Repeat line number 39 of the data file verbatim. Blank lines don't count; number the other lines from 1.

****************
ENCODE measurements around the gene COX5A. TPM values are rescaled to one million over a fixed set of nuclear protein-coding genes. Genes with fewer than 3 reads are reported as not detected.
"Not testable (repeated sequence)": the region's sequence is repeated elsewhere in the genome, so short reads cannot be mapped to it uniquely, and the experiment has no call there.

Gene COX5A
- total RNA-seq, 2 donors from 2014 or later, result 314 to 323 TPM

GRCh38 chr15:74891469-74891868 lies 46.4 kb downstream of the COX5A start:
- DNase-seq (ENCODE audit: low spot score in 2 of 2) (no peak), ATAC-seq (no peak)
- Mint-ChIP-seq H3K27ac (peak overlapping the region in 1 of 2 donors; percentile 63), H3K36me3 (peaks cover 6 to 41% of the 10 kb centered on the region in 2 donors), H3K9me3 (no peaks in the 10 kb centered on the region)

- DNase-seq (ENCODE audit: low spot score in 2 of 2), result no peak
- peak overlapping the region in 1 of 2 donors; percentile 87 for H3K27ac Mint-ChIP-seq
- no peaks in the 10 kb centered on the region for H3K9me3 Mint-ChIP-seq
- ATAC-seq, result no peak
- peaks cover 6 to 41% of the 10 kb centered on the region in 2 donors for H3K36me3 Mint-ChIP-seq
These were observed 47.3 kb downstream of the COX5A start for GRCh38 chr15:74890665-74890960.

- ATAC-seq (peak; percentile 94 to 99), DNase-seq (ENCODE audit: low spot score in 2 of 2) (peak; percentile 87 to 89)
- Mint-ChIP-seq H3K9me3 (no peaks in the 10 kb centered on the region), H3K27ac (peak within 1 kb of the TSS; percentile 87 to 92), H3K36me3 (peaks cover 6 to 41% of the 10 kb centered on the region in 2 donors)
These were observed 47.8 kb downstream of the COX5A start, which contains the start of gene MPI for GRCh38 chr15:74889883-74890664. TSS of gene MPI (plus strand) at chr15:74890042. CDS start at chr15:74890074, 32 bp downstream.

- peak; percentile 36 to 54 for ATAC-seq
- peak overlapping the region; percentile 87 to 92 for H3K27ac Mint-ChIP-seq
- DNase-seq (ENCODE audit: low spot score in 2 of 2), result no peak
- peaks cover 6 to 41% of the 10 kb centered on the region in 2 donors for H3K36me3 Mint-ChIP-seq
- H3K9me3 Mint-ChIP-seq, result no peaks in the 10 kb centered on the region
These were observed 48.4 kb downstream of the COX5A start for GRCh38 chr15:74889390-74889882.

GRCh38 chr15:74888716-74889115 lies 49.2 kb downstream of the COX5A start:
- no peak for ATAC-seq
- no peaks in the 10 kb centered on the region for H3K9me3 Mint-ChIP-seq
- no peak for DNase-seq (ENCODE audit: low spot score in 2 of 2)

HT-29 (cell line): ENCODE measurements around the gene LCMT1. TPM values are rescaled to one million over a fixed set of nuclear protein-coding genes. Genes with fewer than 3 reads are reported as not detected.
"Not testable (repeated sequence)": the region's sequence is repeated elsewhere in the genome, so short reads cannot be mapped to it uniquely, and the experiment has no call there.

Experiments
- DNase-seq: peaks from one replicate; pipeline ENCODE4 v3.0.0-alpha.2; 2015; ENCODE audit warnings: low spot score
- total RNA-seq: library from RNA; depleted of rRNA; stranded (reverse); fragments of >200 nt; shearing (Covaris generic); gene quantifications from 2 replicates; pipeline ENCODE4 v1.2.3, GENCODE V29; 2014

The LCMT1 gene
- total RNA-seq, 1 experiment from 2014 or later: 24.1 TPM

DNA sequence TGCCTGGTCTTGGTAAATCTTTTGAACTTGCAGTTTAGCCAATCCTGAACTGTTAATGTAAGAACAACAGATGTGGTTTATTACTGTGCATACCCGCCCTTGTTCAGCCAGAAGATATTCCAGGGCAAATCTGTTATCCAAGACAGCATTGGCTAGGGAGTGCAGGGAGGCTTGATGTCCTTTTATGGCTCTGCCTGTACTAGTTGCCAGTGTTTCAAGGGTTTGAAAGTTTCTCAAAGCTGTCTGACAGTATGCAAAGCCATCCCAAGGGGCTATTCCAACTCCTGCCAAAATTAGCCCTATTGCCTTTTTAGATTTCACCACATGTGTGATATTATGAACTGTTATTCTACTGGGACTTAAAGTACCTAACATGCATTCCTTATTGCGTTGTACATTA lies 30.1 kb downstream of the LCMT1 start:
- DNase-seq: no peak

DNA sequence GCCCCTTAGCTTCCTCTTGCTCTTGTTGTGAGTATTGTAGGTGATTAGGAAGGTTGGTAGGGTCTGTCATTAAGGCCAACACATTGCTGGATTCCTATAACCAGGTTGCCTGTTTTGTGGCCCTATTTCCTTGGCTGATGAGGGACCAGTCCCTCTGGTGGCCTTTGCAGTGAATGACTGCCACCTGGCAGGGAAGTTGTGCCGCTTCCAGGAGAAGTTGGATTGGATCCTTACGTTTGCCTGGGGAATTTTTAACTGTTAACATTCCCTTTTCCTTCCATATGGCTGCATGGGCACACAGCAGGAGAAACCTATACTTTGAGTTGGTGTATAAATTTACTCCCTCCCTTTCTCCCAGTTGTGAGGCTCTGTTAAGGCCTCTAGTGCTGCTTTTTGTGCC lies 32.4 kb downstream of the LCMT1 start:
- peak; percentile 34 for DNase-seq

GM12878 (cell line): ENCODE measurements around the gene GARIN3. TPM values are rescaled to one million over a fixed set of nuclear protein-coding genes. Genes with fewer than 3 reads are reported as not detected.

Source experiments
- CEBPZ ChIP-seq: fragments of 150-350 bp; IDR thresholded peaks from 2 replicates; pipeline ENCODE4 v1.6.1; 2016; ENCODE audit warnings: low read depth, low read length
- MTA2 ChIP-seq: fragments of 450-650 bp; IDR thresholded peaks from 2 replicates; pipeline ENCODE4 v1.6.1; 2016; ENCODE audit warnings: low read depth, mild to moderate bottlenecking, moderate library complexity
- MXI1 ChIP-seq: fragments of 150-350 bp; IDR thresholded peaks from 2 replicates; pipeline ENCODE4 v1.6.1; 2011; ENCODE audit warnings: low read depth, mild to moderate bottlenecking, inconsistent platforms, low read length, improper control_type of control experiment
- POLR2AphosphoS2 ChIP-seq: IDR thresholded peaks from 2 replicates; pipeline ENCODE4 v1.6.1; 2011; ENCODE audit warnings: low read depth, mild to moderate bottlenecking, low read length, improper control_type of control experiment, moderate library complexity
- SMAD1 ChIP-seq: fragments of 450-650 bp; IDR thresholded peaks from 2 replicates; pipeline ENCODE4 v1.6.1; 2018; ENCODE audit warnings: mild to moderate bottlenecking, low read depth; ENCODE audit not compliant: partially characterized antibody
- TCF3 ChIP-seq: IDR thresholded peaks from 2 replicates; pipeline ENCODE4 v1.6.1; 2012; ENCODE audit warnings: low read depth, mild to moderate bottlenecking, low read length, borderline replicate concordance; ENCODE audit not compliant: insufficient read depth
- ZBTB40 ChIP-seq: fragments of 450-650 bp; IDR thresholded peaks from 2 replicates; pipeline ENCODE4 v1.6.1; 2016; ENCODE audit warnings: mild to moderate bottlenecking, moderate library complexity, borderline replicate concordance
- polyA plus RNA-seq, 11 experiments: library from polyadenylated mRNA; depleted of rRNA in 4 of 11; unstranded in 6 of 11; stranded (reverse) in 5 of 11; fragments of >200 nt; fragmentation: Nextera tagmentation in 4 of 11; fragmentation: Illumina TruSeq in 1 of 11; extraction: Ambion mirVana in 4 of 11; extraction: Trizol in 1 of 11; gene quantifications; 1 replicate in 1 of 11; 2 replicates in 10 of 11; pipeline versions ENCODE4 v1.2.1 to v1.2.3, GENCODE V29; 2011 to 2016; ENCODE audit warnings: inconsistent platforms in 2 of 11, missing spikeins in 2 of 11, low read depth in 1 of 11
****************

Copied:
Source experiments